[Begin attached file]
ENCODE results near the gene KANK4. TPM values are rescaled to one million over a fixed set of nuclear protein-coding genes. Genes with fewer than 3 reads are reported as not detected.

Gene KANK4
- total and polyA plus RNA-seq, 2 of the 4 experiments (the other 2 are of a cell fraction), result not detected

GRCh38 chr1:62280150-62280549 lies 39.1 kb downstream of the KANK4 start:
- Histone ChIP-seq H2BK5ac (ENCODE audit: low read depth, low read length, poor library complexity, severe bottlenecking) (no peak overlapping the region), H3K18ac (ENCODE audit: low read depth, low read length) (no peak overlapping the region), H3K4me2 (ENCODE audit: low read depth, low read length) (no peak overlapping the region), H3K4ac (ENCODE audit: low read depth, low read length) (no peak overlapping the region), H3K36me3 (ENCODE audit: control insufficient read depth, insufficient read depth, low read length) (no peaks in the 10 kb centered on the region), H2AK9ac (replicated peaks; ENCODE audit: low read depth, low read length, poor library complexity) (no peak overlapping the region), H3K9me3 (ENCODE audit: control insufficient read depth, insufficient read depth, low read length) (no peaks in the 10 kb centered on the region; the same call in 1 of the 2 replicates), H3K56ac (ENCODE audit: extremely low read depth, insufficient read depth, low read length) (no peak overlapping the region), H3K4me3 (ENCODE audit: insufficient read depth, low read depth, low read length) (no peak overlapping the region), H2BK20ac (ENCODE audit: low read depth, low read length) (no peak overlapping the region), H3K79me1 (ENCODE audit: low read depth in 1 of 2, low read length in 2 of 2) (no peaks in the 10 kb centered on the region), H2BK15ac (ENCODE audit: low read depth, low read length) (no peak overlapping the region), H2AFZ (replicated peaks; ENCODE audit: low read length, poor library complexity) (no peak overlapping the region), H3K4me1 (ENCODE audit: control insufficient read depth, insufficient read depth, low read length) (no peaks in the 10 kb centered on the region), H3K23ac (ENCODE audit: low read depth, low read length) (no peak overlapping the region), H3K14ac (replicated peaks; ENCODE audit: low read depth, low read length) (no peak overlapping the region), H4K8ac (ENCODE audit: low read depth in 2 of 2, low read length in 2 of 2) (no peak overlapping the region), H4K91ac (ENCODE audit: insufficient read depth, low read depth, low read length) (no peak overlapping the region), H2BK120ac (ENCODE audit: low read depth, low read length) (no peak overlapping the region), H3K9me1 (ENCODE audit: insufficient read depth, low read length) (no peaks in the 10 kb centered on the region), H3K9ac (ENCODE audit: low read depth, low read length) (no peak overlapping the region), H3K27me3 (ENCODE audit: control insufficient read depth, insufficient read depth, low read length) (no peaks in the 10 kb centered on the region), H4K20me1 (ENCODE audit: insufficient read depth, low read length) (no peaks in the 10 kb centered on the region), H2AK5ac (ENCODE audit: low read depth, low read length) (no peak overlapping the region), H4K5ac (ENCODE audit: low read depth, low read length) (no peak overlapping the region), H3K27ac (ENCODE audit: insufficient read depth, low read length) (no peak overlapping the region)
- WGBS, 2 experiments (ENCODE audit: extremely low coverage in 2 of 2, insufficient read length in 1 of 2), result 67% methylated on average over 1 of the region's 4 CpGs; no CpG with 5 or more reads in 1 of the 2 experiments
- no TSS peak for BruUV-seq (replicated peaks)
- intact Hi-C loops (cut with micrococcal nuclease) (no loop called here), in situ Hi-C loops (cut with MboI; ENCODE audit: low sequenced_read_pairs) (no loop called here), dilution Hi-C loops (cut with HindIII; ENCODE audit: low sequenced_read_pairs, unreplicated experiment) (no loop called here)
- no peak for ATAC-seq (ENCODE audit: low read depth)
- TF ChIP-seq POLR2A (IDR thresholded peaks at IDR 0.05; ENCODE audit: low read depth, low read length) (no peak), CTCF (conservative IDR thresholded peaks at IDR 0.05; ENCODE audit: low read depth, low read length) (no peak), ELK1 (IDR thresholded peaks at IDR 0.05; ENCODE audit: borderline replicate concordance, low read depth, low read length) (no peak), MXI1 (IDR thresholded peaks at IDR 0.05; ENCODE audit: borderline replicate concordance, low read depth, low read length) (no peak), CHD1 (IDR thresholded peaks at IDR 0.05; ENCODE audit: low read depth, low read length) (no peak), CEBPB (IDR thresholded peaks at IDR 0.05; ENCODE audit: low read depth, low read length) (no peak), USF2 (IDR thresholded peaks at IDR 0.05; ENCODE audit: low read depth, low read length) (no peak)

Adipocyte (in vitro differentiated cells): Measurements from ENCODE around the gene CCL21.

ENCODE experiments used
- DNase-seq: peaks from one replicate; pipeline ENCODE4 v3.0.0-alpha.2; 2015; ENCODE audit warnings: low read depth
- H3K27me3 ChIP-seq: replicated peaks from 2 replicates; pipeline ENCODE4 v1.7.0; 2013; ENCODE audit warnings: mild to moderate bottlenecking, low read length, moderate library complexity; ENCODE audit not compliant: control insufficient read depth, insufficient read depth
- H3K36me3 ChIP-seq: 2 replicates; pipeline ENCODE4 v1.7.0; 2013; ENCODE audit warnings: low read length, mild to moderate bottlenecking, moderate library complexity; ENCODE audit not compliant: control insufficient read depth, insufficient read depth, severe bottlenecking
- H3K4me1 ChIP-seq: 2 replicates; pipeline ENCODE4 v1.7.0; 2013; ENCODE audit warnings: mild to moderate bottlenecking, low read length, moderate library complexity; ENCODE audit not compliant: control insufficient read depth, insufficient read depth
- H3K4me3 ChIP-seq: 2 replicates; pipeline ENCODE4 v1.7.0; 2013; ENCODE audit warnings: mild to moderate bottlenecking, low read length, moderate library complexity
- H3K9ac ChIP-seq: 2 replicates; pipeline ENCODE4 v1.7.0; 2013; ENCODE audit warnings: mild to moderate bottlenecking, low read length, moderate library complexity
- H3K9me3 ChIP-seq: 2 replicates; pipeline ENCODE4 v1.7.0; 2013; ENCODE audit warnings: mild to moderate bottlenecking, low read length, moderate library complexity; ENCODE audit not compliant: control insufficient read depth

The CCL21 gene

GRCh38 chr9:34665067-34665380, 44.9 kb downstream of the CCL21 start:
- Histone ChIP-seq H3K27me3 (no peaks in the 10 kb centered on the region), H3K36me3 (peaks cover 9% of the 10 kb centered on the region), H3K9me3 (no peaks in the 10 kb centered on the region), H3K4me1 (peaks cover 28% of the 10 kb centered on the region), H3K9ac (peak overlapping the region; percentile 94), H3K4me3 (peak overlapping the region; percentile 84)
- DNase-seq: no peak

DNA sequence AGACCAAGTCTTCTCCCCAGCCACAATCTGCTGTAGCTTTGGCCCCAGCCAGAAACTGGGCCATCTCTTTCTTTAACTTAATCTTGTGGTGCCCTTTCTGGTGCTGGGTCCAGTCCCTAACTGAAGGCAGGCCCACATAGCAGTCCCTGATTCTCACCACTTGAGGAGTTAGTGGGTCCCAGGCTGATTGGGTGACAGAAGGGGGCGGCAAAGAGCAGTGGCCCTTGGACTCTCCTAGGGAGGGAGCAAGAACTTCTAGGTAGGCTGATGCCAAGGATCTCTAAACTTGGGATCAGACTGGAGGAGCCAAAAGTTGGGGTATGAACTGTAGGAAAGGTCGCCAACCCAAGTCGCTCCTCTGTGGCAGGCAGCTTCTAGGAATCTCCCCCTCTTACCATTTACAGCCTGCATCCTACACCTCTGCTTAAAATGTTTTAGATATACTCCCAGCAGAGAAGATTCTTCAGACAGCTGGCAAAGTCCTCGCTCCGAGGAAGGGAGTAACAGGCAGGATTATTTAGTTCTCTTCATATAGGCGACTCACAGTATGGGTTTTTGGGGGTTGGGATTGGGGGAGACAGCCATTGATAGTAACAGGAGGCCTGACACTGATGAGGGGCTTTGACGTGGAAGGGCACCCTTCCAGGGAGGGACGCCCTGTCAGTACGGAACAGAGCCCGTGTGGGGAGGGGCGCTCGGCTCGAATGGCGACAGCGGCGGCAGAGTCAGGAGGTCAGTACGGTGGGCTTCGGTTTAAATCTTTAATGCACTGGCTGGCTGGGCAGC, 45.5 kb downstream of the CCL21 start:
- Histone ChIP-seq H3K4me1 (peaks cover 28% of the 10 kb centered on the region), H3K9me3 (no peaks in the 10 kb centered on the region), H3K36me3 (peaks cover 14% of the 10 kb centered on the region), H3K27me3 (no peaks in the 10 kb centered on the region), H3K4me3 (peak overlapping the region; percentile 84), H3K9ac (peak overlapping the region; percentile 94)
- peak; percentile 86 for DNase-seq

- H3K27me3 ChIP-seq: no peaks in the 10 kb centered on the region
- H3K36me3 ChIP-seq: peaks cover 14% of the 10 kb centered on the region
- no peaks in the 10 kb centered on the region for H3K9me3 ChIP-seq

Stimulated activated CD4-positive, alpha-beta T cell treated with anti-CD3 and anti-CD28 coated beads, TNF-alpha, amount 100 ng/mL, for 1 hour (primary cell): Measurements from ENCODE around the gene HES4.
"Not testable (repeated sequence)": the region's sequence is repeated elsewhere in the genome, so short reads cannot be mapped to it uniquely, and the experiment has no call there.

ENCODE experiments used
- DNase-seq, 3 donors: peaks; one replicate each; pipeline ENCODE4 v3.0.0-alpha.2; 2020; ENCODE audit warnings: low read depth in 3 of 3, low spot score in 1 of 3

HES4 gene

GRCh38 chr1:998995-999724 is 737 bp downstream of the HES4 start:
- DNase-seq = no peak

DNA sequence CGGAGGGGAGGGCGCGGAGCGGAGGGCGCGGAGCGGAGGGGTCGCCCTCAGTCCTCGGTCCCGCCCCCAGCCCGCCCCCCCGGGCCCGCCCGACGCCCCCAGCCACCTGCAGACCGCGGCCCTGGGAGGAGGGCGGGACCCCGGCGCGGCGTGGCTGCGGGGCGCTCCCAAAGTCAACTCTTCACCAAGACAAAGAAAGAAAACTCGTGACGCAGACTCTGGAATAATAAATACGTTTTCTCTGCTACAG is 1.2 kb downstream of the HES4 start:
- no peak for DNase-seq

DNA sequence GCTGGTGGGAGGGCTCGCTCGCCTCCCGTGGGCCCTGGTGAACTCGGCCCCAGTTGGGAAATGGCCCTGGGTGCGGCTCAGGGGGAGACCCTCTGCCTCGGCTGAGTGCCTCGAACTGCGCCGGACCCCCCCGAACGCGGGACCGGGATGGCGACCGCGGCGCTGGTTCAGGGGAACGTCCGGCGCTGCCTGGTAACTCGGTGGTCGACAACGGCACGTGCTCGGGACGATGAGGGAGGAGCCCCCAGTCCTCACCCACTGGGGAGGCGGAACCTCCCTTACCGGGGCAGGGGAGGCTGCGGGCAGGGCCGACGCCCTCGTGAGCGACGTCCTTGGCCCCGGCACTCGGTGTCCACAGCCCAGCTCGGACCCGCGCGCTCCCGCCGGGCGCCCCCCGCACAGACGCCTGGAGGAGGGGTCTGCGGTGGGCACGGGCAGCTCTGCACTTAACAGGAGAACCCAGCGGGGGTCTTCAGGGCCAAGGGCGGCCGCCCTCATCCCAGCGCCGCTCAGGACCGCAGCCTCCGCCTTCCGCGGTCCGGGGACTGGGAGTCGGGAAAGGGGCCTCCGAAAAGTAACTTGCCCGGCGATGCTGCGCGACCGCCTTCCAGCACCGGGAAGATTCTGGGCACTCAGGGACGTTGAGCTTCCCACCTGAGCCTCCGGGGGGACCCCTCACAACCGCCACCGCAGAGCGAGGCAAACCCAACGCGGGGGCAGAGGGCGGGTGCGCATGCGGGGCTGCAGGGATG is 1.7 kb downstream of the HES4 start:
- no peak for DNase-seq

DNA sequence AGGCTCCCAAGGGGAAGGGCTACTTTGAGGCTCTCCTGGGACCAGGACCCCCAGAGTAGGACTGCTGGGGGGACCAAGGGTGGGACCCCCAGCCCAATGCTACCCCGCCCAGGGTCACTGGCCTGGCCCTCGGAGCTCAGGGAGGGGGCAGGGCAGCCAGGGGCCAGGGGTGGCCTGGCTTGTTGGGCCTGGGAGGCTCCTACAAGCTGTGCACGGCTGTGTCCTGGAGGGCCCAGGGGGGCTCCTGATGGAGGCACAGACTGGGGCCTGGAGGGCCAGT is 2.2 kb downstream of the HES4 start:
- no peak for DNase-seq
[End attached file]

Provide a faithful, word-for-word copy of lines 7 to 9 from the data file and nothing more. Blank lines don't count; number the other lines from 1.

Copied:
- no TSS peak for BruUV-seq (replicated peaks)
- intact Hi-C loops (cut with micrococcal nuclease) (no loop called here), in situ Hi-C loops (cut with MboI; ENCODE audit: low sequenced_read_pairs) (no loop called here), dilution Hi-C loops (cut with HindIII; ENCODE audit: low sequenced_read_pairs, unreplicated experiment) (no loop called here)
- no peak for ATAC-seq (ENCODE audit: low read depth)